In principle, better technology would attract more private investment and funding into the UK sector. This would enable manufacturers to sell products in the EU and, in turn, have some sway over EU rulings.
The report’s third recommendation is that UK research and innovation must address the EU funding shortfall.
Between 2007 and 2013, the UK contributed €5.4 billion to EU framework programmes and won grants worth around €8 billion. Being outside the EU will not necessarily stop the UK from receiving grants, but it will put researchers at a disadvantage.
“Presently, the UK could not match this level of funding through the usual routes,” Meese says. “A full commitment by the government to implement the Accelerated Access Review will at least go some way to addressing the problem, but this will only provide several million pounds a year to the R&D sector. Long term, the government will need to look to incentivise finance companies to invest in the medical technology industry, and must use upcoming trade negotiations with Europe and other countries to develop new med tech markets.”
Opportunities to help
Aside from these three key recommendations, the report suggests that medium-sized medical technology companies would benefit from more support. Following the recent wave of consolidation, there are no longer many companies occupying the middle ground between the small and the very large.
Redressing this situation would help the UK industry gain a foothold in other markets outside the EU. This is because medium-sized companies are often the best placed to pull through new technology, as they are able to combine the research capabilities of a smaller company with the commercial acumen of a larger one.
Meese says, “There are opportunities for the government and the NHS to help by awarding contracts or funding initiatives with small and medium-sized companies.
“The government can also be a significant confidence booster to venture capital investment, a highly valuable funding pool already well accessed in the US.”
Since the report was released in 2017, it has been welcomed across the medical technology industry.
“We will continue to call for the government to act on behalf of the med tech industry throughout Brexit, to ensure continuity of regulatory practices and encourage long-term commitment to investment and research,” explains Meese. “Not doing so could seriously weaken our vibrant community. We are confident that the government will act on some, if not all, of these recommendations.”
The medical technology sector, of course, is just one among many, and there are limits on how much can be accomplished over a span of two years. However, as the medical device industry is so critical to the UK, its interests are unlikely to be neglected.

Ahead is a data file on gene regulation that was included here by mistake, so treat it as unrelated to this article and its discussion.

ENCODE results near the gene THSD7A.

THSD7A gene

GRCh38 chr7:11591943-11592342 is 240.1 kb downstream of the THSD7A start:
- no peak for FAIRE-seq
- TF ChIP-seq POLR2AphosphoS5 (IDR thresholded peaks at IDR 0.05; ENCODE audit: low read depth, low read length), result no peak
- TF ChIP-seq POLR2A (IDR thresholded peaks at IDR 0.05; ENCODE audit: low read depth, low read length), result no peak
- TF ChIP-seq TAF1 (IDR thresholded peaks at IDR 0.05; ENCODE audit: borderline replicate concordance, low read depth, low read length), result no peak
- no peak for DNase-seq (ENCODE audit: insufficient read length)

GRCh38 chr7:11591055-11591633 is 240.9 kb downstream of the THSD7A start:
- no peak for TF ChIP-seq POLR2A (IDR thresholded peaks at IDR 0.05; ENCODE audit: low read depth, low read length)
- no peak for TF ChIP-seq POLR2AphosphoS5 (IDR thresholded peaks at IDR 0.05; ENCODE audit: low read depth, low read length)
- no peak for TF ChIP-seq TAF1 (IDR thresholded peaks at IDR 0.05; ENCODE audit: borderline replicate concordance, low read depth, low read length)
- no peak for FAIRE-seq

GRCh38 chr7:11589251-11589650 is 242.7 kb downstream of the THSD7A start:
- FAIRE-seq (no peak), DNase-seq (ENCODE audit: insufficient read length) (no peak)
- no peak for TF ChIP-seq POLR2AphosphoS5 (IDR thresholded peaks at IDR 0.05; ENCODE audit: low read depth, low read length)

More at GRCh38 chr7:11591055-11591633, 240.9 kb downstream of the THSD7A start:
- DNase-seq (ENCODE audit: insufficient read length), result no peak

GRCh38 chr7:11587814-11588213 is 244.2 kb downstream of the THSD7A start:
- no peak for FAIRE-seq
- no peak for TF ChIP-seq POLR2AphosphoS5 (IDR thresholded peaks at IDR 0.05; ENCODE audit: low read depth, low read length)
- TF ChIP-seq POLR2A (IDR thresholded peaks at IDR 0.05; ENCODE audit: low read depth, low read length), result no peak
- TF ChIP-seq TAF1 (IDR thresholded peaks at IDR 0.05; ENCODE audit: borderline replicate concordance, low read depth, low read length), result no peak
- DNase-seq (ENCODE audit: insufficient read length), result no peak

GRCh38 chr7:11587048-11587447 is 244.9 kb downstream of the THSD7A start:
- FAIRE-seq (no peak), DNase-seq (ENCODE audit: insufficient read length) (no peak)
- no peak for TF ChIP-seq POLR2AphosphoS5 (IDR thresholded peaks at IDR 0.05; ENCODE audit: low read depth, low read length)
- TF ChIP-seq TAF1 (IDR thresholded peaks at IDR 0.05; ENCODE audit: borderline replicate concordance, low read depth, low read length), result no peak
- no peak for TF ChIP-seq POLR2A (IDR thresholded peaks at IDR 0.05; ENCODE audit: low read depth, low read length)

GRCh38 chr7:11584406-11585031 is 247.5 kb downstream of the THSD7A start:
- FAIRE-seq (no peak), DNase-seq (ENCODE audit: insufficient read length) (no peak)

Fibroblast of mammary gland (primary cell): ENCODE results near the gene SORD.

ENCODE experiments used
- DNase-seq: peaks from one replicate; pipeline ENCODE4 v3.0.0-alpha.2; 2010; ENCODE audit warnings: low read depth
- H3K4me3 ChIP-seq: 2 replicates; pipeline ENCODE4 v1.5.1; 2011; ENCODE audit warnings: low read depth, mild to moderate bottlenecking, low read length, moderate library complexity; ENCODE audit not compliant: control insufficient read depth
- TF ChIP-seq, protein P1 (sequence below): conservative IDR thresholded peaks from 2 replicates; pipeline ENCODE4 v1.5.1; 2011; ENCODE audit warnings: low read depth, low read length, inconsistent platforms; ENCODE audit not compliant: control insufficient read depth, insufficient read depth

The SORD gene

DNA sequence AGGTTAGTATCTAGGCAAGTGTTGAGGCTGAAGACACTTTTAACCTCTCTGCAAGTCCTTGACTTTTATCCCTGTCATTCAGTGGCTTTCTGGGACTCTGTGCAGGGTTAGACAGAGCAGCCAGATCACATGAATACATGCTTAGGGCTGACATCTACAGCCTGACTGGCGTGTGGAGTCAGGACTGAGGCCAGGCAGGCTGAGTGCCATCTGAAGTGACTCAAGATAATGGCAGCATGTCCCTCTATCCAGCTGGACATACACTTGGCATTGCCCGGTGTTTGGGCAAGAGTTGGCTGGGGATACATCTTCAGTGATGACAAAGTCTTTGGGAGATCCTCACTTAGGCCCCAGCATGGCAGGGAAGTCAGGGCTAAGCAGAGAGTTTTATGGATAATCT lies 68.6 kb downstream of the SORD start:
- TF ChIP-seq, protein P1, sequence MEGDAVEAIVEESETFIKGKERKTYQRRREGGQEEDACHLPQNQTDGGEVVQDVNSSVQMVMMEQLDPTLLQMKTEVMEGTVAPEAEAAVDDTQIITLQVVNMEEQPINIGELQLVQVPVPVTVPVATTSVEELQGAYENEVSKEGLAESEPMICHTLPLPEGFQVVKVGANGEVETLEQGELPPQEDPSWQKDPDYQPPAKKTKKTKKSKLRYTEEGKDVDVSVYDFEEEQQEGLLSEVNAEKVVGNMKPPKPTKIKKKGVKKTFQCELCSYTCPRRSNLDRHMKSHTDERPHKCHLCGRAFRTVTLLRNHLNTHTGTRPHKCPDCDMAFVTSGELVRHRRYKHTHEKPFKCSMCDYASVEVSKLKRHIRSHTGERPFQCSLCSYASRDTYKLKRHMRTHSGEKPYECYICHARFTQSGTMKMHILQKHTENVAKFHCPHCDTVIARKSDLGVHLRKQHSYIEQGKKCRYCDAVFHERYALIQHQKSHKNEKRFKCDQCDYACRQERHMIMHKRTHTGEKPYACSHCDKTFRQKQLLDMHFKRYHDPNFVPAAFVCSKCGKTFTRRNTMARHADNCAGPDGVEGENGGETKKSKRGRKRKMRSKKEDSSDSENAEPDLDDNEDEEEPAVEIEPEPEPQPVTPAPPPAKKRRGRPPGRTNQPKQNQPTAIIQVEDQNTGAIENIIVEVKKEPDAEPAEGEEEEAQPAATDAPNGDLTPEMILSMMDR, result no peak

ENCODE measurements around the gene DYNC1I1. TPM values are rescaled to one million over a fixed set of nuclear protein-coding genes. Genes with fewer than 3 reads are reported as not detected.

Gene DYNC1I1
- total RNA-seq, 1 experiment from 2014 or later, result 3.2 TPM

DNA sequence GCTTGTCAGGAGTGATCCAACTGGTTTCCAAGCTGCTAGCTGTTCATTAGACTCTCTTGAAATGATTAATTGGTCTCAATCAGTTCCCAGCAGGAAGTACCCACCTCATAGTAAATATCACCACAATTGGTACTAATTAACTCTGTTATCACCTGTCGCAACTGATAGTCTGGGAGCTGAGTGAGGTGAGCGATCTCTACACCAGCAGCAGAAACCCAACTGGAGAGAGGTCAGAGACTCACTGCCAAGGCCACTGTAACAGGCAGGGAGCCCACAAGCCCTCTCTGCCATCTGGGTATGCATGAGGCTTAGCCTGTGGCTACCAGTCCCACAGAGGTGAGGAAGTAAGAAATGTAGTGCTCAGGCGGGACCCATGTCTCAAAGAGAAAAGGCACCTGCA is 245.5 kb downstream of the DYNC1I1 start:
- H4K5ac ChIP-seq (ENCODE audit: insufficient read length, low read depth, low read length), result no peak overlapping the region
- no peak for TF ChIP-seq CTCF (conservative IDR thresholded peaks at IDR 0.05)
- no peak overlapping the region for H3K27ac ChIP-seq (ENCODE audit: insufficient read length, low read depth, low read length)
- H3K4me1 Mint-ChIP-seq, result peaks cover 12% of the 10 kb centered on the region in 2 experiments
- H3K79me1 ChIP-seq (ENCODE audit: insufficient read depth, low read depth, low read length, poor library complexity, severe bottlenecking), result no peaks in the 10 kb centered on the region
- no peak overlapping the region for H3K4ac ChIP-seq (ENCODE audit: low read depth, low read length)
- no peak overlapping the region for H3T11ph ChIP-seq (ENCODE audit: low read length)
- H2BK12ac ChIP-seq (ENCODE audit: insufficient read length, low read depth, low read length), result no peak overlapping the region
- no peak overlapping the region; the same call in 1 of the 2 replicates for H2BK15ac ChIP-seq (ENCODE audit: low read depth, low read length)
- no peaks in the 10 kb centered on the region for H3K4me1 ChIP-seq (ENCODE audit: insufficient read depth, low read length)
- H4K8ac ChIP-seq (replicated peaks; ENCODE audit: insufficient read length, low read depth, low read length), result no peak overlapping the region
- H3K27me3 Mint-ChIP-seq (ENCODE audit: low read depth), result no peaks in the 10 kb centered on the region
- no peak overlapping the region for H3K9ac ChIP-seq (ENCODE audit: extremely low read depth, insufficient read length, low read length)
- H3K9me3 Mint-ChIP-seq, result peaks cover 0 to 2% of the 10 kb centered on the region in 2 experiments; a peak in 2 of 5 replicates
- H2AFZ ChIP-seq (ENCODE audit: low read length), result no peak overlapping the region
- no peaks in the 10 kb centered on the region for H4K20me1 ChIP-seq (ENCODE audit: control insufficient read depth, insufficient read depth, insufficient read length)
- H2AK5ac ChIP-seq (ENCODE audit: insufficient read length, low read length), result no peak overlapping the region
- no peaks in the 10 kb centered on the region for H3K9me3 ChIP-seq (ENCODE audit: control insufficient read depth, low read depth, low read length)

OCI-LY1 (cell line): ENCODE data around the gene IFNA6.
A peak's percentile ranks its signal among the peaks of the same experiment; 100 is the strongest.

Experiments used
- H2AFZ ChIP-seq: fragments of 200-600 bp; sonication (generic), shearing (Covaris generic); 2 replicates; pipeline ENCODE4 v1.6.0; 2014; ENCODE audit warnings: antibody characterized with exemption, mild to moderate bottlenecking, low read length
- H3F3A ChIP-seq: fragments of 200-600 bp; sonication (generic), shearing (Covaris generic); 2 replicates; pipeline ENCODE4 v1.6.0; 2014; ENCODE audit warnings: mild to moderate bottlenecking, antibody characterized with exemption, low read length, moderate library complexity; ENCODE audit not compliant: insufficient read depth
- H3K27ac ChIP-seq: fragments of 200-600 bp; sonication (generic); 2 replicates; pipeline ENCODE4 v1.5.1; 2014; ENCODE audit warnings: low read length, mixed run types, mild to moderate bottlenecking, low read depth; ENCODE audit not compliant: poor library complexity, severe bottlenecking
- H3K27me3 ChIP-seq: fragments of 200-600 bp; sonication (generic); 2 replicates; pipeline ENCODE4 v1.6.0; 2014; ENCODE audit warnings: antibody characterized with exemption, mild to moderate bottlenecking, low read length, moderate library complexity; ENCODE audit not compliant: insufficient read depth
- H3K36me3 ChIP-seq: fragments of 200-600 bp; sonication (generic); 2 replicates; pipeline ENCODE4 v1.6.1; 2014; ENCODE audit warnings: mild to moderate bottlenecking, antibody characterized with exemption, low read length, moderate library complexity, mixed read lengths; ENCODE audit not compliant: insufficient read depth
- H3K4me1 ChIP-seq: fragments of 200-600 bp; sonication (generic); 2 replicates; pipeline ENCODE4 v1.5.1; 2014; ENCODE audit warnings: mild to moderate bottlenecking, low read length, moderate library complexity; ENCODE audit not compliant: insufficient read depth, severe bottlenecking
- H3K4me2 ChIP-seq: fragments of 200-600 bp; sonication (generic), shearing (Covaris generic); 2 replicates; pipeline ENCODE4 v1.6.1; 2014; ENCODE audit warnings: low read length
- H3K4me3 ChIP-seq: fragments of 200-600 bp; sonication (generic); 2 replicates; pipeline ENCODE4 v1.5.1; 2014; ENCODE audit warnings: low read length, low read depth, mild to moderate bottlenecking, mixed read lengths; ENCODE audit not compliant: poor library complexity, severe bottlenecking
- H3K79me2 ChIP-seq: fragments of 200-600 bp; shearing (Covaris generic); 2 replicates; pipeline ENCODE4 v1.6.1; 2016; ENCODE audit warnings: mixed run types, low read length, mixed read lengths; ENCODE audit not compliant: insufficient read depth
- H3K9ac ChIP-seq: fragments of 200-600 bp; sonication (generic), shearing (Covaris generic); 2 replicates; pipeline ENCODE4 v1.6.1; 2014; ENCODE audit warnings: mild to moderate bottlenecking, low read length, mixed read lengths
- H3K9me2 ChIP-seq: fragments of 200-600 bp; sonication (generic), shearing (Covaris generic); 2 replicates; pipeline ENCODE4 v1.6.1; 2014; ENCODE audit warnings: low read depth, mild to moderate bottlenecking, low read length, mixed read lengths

Meese says, “We are confident that developing [an] industrial strategy will recognise sectors that need either funding, support or exploitation, thereby cementing the UK’s position in global markets, creating jobs and, most importantly, wealth for the nation.”
Medical devices and CE marking: The impact of Brexit
Medical devices are highly regulated, and the current UK legal framework that governs these devices originates from long-established EU directives that have taken EU member states decades to achieve.
Ahead of the UK leaving the EU, it is imperative that the UK Government acts quickly to create a stable regulatory platform from which device manufacturers can implement any changes necessary to maintain their access to market. IMechE recommends:
- The government negotiates a med tech compliancy arrangement with the EU to ensure continuity in the CE marking process for UK manufacturers. This arrangement should be supported by parallel policies to encourage long-term investment in the sector. The goal is to attract med tech SMEs to the UK through clear support for innovation and product development.
- UK industry and the NHS work together to ensure that they retain influence over future European regulation. This influence could flow from the purchasing power of the NHS, but should also be based on more formal post-Brexit arrangements negotiated by the UK Government on its behalf.
- UK research and innovation must address the EU funding shortfall. This must take the opportunity to remove the current imbalance in support between early-stage start-ups and large established companies. A full commitment to implementing the Accelerated Access Review would go a long way to addressing this.